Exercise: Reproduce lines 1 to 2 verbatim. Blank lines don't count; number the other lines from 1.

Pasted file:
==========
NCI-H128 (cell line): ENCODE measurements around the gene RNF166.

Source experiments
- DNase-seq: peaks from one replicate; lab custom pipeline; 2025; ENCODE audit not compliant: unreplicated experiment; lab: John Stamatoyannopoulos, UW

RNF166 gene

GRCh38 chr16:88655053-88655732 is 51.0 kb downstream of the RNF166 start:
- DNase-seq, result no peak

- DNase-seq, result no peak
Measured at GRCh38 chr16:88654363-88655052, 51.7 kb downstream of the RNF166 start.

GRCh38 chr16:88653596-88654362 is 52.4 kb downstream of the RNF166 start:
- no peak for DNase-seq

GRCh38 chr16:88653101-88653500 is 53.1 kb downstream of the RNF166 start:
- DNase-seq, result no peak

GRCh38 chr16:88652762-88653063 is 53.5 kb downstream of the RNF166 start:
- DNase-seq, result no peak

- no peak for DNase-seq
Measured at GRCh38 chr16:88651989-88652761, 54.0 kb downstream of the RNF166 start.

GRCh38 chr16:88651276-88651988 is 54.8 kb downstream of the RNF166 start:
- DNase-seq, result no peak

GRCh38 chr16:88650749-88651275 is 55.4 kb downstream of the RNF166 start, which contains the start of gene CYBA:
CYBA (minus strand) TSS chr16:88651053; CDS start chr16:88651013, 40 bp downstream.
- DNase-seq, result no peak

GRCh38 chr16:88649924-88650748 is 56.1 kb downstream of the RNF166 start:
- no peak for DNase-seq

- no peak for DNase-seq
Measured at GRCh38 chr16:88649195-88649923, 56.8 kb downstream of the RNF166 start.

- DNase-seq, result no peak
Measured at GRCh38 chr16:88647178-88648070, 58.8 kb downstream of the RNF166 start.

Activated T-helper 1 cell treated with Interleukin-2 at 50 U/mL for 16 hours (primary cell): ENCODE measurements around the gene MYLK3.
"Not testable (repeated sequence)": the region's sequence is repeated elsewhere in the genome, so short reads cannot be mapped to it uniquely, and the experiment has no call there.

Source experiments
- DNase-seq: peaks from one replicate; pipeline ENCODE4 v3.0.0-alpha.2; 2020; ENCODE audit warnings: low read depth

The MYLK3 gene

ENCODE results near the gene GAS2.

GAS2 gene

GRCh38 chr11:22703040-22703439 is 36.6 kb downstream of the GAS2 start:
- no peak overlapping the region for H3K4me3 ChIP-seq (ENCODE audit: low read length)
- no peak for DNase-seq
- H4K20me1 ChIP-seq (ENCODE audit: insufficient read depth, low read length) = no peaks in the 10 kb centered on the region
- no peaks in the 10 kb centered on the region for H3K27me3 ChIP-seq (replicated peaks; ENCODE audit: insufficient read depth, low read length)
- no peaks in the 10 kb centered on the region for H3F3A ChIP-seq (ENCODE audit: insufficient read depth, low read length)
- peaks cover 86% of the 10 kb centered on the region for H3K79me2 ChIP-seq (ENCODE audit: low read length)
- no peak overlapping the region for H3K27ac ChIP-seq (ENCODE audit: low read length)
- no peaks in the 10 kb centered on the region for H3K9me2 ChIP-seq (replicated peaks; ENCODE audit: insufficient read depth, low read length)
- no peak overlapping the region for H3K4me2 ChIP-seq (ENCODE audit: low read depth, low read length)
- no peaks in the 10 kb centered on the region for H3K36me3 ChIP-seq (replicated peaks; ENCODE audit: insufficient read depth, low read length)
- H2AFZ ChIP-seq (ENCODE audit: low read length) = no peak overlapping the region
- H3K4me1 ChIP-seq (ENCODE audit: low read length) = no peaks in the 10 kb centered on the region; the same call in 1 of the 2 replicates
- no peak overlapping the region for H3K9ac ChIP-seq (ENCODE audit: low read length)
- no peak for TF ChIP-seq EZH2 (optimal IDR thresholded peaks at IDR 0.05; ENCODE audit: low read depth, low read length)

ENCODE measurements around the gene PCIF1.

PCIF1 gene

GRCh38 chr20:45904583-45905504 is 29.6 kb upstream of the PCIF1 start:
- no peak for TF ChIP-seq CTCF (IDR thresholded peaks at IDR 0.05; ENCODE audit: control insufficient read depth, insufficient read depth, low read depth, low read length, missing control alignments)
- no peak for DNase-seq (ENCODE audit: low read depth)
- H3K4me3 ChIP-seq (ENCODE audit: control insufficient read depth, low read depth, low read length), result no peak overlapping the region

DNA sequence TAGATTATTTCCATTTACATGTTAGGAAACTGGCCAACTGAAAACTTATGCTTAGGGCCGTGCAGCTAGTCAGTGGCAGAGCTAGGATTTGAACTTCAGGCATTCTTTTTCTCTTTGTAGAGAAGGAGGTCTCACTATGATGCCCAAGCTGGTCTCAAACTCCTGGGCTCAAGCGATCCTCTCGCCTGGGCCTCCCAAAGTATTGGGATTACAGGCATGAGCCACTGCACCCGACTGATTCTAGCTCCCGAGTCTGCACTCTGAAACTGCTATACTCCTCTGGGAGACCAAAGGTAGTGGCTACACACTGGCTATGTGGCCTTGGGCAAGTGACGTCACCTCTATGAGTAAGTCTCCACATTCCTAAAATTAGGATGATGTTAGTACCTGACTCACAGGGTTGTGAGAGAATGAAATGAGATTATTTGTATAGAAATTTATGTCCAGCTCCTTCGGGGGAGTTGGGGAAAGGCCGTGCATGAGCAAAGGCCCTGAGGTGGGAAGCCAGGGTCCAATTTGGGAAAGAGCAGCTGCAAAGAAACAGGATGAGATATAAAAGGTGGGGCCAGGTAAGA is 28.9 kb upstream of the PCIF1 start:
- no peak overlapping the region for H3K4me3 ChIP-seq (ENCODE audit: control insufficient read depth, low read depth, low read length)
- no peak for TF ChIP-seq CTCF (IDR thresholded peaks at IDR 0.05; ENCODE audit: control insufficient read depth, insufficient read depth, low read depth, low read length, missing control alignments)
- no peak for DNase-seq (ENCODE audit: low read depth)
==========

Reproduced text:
NCI-H128 (cell line): ENCODE measurements around the gene RNF166.

Source experiments